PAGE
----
Apr 27 2012

On Fridays.

There are things that feel like mini-revolutions to me that I realize are not that impressive. That, when you try to describe them to other people, you get a “That’s nice” and you (meaning I) want to yell that it is not only not just nice, it might just be epic. A recent lunchtime discussion led us to a new plan for Fridays. And it feels a bit revolutionary. It certainly feels closer to our end goal, a work/life teeter totter that teeters more life than work, which is still the goal but MAN it takes work.

We’ve decided that if we want to use time flexibly because we have that privilege, we should. In fact, we must.

On Fridays we will work in the mornings. Not super original.

And then? And then the afternoon becomes ours. Childcare is taken care of as Lo wiles away the day with her buddies. Rather than pay for that and a babysitter for a night out, we’ll make our days more datey.

Perhaps a long lunch. Perhaps a movie.

We’re not at a place to write the day off and will likely work Friday evenings when needed. But that feels like a smart compromise right now. Someday perhaps the whole day will be a day of rest and restoration. Having four hours set aside to attend to leisure, to partnership, to go to the movies(!) already feels like a giant running leap towards where we plan to go.

I suggested once a month we do a loud project in the house we don’t want to do and often use La Loie as an excuse. It felt grown up to say that some of that freedom could be used responsibly. Perhaps we’ll do that. I recently started organizing my writing place, The Nook. So we could do the basement. The basement makes B squirrelly.

So today we start. We’ve got passes to the Merchandise Mart’s Antiques Fair as B built their site in partnership with Kim & Kyle at Knoed. And as the inaugural Friday, we’re taking the whole damn day off. We also plan on hitting up a Creative Mornings talk with Mike McQuade, a local design star (and not in the HGTV sense). Brunch might be had. Hand-holding city walking might happen. Doesn’t feel like much of a compromise at all. And…sometimes the kid gets a fever.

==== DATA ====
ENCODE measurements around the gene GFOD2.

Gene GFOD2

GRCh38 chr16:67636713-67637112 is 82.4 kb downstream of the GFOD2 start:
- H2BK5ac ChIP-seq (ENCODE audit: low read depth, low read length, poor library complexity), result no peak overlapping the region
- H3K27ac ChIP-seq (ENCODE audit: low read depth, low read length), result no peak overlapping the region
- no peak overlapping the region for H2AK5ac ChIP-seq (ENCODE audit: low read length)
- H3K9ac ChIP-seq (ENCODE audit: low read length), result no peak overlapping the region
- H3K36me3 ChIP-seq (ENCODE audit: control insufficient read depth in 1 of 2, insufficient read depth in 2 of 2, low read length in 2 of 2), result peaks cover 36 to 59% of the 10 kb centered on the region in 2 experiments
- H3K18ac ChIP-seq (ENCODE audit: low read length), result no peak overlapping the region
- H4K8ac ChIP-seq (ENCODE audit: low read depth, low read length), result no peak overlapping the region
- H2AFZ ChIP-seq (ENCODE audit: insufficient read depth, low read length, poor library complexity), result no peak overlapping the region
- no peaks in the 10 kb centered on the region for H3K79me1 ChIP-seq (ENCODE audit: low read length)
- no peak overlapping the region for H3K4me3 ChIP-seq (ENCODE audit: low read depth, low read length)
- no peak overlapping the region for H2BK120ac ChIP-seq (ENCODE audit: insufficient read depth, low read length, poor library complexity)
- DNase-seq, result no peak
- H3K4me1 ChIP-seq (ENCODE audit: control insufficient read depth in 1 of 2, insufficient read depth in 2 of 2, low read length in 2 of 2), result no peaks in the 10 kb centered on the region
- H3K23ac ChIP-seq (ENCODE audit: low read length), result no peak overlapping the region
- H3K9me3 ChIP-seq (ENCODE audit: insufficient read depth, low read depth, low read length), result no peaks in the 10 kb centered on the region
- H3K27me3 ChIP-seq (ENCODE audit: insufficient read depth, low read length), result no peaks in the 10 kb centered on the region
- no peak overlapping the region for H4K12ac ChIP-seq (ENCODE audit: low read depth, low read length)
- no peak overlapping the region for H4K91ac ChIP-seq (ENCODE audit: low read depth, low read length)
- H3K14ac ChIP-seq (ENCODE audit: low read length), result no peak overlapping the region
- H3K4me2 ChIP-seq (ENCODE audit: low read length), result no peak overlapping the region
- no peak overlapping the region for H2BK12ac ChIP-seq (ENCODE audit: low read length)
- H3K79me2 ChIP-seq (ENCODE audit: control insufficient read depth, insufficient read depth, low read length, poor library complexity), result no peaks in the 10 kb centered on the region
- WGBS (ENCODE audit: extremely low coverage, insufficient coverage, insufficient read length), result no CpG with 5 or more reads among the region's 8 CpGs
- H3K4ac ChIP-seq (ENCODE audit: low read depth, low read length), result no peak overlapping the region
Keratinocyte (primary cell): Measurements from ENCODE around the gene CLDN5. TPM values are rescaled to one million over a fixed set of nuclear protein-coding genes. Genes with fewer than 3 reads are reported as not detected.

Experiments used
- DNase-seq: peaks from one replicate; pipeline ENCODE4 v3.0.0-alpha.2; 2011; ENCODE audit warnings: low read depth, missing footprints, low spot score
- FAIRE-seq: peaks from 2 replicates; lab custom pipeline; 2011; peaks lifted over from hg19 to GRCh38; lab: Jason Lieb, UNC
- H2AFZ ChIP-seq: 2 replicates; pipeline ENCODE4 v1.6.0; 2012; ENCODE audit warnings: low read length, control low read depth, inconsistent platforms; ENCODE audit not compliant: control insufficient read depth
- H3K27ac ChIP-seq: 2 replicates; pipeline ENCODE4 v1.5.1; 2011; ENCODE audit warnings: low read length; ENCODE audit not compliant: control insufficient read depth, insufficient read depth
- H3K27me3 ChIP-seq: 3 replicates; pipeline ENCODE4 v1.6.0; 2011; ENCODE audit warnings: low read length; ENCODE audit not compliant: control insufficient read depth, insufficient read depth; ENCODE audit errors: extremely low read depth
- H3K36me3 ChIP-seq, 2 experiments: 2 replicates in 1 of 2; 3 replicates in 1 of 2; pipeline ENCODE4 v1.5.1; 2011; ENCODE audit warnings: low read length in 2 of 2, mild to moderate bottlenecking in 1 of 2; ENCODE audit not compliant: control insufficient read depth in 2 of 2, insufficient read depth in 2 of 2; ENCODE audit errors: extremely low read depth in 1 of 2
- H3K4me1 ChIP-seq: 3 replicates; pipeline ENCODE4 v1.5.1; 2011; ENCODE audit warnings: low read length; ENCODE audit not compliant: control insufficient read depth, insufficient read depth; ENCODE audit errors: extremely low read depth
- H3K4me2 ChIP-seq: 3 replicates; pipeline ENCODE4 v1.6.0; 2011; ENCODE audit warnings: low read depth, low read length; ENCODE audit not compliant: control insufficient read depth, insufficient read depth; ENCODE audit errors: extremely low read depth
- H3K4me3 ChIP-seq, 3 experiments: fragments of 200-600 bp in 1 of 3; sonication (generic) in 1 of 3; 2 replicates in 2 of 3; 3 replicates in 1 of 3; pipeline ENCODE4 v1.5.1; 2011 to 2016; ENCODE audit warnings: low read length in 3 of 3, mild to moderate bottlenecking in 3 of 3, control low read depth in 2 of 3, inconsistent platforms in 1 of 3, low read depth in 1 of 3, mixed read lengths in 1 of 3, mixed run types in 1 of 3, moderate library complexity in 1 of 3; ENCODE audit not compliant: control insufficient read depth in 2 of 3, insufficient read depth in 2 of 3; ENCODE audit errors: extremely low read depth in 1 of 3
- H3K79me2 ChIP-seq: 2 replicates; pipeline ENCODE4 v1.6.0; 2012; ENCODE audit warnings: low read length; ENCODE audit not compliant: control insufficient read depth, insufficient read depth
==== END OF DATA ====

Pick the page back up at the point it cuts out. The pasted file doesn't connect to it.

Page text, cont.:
Apr 22 2012

Something I Love

Oh ViaBoxes, I love you.

ViaBoxes are module storage units. They are 15x15x15x15 (or however many 15s you need to describe a box). They fit with their fellow ViaBoxes and can be customized with fun cut-out shapes in the front. You can add recessed doors and a shelf inside, which is what we did to create shoe storage.

We needed a mudroom type space since our old mudroom type space is now my much-beloved baking center and smack dab in the new kitchen. Our goal was to make it look like a custom built in without having to, ahem, pay for it. Our incredible -guy- David merged them all those Vias together and melded three different pieces of wood, staining them each slightly different shades because of their base colors for the bench, and built us some serious awesome in the bench/mantel department.

We also added mercury glass knobs from Anthropologie and reclaimed wood from Rebuilding Exchange, a cool spot on Ashland that sells just about everything ever from old buildings.

I sent the picture to their website because I like people doing good work to know their good work made me happy. I got this back: “That IS awesome! I must share this. That is a great ViaBoxes “hack”.” Well, well! A hack! How domestically subversive of us.

Apr 20 2012

Getting Our Gîte On

A major component of the Burwell grand life experiment is the ability to live%work abroad. We needed job flexibility (check!). We needed a desire to stamp the crap out of passports (check!). We needed the Magic Jack (check!). We pulled it off, I’d say with some panache, in Reykjavik nary a few weeks after moving into our house in the summer of 2010. I was aggressively confident we’d do it again in 2011. Then I got a little pregnant so last summer was not one for traveling beyond Babies ‘R Us. Have others successfully done it? Sure. I was not a natural at newborning.

Which means, friends, I’m triply jazzed about this summer. Because this summer not only will lil’ Lo get a passport stamp and we’re living abroad but we’ll be doing it with my sister and her family for the month.

This summer we’ll be here:

It’s a gîte! In Normandy! With two separate living areas so we can pretend we are French condo neighbors! For the non-gîters out there, gîtes are self-catering homes available for rent and are often converted barns (like ours) or old something-or-others that have been rehabbed.